CAROLINE GAIMARI — What kind of emergency structures did you nd at the camp?
OSCAR TUAZON — The structures being built there are really interesting. It’s been an amazing seminar in temporary emergency architecture, in a lot of different forms. Of course, tipis predominate, and you can see why they have worked in that environment for thousands of years. But there are also wigwams, yurts, geodesic domes. And now, more and more heated, semi-permanent wood structures. In just that one month in between my visits, I could see how this informal camp had become a town of its own. There are streets, emergency services, a school. There’s commerce without money. Everything except weapons, drugs, and alcohol. It’s utopian urban planning in action, and the energy of this makeshift city embodies so many of the things I try to do in my own work.
CAROLINE GAIMARI — Is this your main focus right now?
OSCAR TUAZON — I think it is an environment where my work can be useful. Thinking as an artist — what I think about the most is function and utility, and the apparent paradox of a useful artwork. It’s not a paradox. This is a real-life situation where the models that we’ve developed in the art world can really be tested out. For me, it’s important to extend the range and pow- er of what an artwork can do beyond the confines of an art context. Art and culture play a huge role in the movement — from the singing and ceremony at the camp to the banners that are being produced, the media that is being created, the structures that are being put up. It’s an incredibly rich context in which to work.
CAROLINE GAIMARI — Is there a risk or a necessity for art to become so closely linked to a political context?
OSCAR TUAZON — Being an artist and making an artwork is inevitably a political act. Sometimes you think about it less than at other times, or you can try to deny it, but it’s always there. I’ve always thought that an artwork has to be tough. It has to be able to fend for itself in the world. Of course, there is a risk. As an artist, you have a voice, and if you can’t risk working in public, then you probably shouldn’t be working. As an artist, you have to know who your audience is; you need to know whom you’re working for. And you need to be realistic about what the work can actually do. The kind of work that I have always been interested in engages the public, happens in public — Vito Acconci, Group Material, Felix Gonzales-Torres. The things that capitalize on the public spheres of the art world to do something more interesting than simply produce objects.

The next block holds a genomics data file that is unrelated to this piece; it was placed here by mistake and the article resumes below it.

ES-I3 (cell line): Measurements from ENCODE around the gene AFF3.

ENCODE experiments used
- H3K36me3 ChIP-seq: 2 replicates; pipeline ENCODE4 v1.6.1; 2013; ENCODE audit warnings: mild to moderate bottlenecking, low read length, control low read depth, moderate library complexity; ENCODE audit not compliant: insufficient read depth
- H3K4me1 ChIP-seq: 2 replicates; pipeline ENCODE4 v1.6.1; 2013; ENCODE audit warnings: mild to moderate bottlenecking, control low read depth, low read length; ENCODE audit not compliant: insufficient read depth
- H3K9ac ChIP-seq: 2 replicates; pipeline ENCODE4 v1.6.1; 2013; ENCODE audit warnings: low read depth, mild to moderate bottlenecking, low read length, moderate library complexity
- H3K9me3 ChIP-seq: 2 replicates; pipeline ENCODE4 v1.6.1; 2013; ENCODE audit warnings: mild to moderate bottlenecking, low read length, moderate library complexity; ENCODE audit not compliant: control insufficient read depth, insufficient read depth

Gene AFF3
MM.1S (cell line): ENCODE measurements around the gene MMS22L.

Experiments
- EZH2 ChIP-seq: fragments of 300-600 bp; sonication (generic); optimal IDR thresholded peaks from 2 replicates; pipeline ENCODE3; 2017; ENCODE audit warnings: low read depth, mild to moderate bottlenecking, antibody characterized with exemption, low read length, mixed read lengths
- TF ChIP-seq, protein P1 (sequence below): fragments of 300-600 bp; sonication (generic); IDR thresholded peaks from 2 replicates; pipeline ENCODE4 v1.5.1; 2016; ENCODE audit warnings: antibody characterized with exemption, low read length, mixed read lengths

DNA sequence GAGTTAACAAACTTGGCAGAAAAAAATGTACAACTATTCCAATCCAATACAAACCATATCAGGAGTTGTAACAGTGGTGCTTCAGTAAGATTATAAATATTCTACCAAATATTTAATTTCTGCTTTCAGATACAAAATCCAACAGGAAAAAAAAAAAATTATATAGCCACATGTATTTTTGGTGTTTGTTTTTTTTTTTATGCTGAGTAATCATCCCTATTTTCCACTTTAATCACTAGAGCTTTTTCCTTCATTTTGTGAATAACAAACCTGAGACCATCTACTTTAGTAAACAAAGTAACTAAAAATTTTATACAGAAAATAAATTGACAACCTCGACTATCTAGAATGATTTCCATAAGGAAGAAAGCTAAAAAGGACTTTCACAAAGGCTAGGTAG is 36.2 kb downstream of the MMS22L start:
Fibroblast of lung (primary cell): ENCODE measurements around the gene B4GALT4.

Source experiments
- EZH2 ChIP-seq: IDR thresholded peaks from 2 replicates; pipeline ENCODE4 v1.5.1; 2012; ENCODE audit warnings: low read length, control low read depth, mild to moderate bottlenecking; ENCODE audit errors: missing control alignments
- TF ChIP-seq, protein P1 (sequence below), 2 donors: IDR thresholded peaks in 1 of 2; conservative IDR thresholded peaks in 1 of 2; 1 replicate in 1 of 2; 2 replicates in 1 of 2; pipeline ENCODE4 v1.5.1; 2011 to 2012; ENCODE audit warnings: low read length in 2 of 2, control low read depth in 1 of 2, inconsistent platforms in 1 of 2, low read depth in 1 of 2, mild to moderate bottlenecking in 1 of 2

CAROLINE GAIMARI — Who is present at the camp?
OSCAR TUAZON — It’s a broad coalition. There are over 300 native nations represented there, and many of them have permanent camps. The camps are drawing people from all over the world. I met people from Brazil, Argentina, Canada, Japan … it’s such a universally resonant environmental message. It’s so basic, really. Clean drinking water. Especially here in California, water rights and water struggles are a forefront topic. And it’s no different in other countries — the issue affects us all.
CAROLINE GAIMARI — Why do you think Americans don’t make environmental protection a priority?
OSCAR TUAZON — It’s always framed in really deceptive ways. It’s framed on short-term economics; like the whole idea of reopening coal plants — it has a short-term economic effect, but it leaves a long-term environmental cost that eventually has to be cleaned up, so we sign ourselves up for years of destruction that will have to be paid for eventually. DAPL [Dakota Access Pipeline] is a perfect example of this: a $3.8 billion pipeline that will make a small circle of investors some short-term money, but it would create environmental devastation that will last for generations. And I think people are finally sick of paying that long-term environmental cost.
CAROLINE GAIMARI — What may be the outcome of these protests?
OSCAR TUAZON — Whatever happens in North Dakota, the movement crystallizing here has set a precedent of historic importance. There is a consistent pattern in America of genocide, disenfranchisement, land grabs. This touches really close to home, having grown up on Suquamish treaty lands in Washington State, and seeing how tribal water rights and land rights have played a pivotal role in environmental protection. The Fish Wars of the ’60s and ’70s established the power of native sovereignty to protect sh habitat and clean water, something we all bene t from. Veterans of the Fish Wars are there now. Being at camp is an incredible intellectual experience where these histories and struggles across generations are coming together, peacefully. There is a pan-tribal movement growing; it’s been growing for decades, but now we really see the strength of this movement at Standing Rock — over 300 native nations standing together to defeat this pipeline and build enthusiasm for the fights to come.